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Nothing Shall Be Impossible

6 steps to prevent athlete's foot

Have you ever experienced an itching or burning sensation between your toes?  If so, you may have had athlete’s foot and not known it. 

Athlete’s foot occurs when fungi grows between toes, causing an itching, stinging, burning, irritable sensation. It’s known as “athlete’s foot” because this type of fungi grows in close, damp environments and thrives in thick, tight shoes. Warm and damp socks are also a breeding ground for athlete’s foot. 

However, if you notice the onset of athlete’s foot and you haven’t been active lately, you may have contracted it from someone else. 

“Athlete’s foot is highly contagious and can be spread through personal contact,” said Dr. Jessica Butts, family and sports medicine physician with Middle Tennessee Medical Group. “Coming in contact with a towel, the floor, or shoes worn by someone who is already infected can also lead to athlete’s foot.” 

Treatments for athlete’s foot include over-the-counter antifungal topical ointments in the form of lotion, spray, or powder. If athlete’s foot is severe enough, doctors may even recommend prescription ointments or oral medications. Most athlete’s foot can simply be fought by making sure your feet are clean and dry at all times. However, in some cases athlete’s foot can be a reoccurring problem. In this case your doctor may advise you to use topical ointment on a regular basis.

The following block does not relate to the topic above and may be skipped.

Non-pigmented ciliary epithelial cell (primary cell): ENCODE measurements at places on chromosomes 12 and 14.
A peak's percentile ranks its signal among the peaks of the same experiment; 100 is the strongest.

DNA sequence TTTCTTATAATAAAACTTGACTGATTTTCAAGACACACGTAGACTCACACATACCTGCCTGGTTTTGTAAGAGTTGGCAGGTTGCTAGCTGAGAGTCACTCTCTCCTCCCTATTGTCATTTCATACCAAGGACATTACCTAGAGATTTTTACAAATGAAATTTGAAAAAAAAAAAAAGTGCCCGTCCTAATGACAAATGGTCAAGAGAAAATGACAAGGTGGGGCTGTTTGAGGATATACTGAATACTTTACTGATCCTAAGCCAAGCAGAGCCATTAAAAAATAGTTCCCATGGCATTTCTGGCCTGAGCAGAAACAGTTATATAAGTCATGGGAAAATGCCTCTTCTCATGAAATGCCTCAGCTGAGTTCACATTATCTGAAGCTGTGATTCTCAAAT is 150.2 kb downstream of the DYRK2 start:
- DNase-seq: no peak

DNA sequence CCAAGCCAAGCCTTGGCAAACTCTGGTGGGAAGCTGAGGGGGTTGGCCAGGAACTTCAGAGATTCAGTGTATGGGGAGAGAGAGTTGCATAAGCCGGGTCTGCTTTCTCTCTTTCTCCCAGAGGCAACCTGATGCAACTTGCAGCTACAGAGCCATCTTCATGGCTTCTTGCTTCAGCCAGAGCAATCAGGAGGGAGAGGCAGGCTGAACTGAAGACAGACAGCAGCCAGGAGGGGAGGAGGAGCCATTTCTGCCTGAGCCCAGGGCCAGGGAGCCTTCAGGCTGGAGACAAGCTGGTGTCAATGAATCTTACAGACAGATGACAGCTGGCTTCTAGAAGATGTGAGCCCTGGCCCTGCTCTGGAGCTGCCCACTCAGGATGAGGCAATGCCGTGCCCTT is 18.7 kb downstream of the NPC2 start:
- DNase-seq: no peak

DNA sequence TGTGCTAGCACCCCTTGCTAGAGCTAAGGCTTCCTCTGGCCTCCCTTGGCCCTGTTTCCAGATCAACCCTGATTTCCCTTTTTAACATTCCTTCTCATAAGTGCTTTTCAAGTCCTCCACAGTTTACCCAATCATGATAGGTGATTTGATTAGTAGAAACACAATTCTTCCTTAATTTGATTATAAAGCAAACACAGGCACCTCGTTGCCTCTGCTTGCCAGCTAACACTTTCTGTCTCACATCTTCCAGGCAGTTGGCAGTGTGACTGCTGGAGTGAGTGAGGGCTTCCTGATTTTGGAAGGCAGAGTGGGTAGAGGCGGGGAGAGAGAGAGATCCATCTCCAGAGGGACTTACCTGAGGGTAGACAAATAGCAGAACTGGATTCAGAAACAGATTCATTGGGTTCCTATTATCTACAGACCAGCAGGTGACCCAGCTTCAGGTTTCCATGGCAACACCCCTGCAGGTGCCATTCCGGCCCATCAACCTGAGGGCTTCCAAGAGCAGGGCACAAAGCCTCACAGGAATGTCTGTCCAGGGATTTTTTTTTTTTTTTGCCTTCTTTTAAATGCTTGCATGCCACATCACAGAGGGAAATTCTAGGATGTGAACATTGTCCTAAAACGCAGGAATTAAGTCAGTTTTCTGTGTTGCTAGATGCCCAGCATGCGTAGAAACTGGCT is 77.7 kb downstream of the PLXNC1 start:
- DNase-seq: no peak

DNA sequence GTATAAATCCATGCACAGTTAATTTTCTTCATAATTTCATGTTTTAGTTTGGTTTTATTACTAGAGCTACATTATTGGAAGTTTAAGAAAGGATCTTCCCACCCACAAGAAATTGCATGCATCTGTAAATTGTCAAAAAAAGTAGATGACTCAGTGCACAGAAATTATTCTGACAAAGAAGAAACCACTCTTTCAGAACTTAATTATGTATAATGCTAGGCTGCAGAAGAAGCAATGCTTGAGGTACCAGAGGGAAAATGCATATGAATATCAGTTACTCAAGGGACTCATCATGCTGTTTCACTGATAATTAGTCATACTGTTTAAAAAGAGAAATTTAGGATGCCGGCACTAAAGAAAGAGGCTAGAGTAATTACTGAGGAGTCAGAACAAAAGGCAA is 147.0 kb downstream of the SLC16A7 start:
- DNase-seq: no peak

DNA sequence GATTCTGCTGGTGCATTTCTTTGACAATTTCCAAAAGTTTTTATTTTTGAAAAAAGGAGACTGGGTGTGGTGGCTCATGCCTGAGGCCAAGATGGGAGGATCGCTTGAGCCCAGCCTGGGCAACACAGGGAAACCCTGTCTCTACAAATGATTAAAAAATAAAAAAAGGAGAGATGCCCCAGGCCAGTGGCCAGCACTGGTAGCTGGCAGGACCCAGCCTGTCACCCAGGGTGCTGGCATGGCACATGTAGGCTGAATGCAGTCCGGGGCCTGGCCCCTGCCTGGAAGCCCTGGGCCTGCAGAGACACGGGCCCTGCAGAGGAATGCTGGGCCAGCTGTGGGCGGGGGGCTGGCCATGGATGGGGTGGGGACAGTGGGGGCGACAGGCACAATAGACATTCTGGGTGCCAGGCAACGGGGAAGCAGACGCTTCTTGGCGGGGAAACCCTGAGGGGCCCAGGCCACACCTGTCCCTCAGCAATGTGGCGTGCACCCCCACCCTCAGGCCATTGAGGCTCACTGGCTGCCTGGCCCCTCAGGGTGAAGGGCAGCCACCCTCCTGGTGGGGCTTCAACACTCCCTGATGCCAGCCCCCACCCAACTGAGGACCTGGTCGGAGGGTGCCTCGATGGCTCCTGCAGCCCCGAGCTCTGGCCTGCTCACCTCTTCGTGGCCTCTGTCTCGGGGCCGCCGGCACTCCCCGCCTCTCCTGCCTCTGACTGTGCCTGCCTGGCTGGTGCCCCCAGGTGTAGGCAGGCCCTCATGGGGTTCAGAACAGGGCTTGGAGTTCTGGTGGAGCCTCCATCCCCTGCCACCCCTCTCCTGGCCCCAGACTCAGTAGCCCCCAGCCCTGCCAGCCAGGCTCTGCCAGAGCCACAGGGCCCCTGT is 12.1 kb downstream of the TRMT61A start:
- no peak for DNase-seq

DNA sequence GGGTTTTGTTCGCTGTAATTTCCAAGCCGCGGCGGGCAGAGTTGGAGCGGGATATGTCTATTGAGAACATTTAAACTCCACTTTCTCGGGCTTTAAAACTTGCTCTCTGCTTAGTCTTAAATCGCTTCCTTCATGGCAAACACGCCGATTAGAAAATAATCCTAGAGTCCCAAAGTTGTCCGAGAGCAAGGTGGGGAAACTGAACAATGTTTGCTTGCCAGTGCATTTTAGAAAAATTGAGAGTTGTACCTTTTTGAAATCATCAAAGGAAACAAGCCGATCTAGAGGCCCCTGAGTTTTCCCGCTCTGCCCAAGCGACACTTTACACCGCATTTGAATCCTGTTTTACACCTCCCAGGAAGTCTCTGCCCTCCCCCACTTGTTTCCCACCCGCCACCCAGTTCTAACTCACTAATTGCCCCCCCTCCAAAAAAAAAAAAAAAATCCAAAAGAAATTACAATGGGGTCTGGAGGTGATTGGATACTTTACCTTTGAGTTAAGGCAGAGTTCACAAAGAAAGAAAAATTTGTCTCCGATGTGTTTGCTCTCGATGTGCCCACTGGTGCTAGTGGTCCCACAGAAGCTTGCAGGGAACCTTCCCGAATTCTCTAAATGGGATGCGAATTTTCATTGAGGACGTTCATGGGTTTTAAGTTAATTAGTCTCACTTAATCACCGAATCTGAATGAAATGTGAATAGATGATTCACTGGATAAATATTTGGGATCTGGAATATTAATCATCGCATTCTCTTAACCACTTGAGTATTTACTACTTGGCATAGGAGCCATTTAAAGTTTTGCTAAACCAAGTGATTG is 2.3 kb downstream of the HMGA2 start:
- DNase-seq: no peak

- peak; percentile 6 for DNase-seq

You can prevent athlete’s foot by following these helpful tips: 

  • Go with natural materials. Cotton or wool socks are great because they tend to draw moisture away from your feet. 
  • Wear light, well-ventilated shoes. Avoid thick, tight shoes whenever possible. 
  • Keep your feet dry, especially between your toes. Allow your feet to air out by going barefoot or wearing sandals. 
  • Do not share shoes. It is important to steer clear of all possible objects that may have already been exposed to athlete’s foot. 
  • Change your socks regularly. If you experience constant moisture in your socks, make sure to change them as much as possible to keep your feet clean and dry. 
  • Avoid going barefoot in public areas. Wear flip-flops in the locker room or at public pools. 

Athlete’s foot is typically a minor infection, yet it’s smart to know the causes and treatments beforehand so you can combat the issue. 

For more information about Saint Thomas Health, please visit www.sths.com. Don’t have a primary care doctor? Call 1-800-Doctors for a free physician referral.

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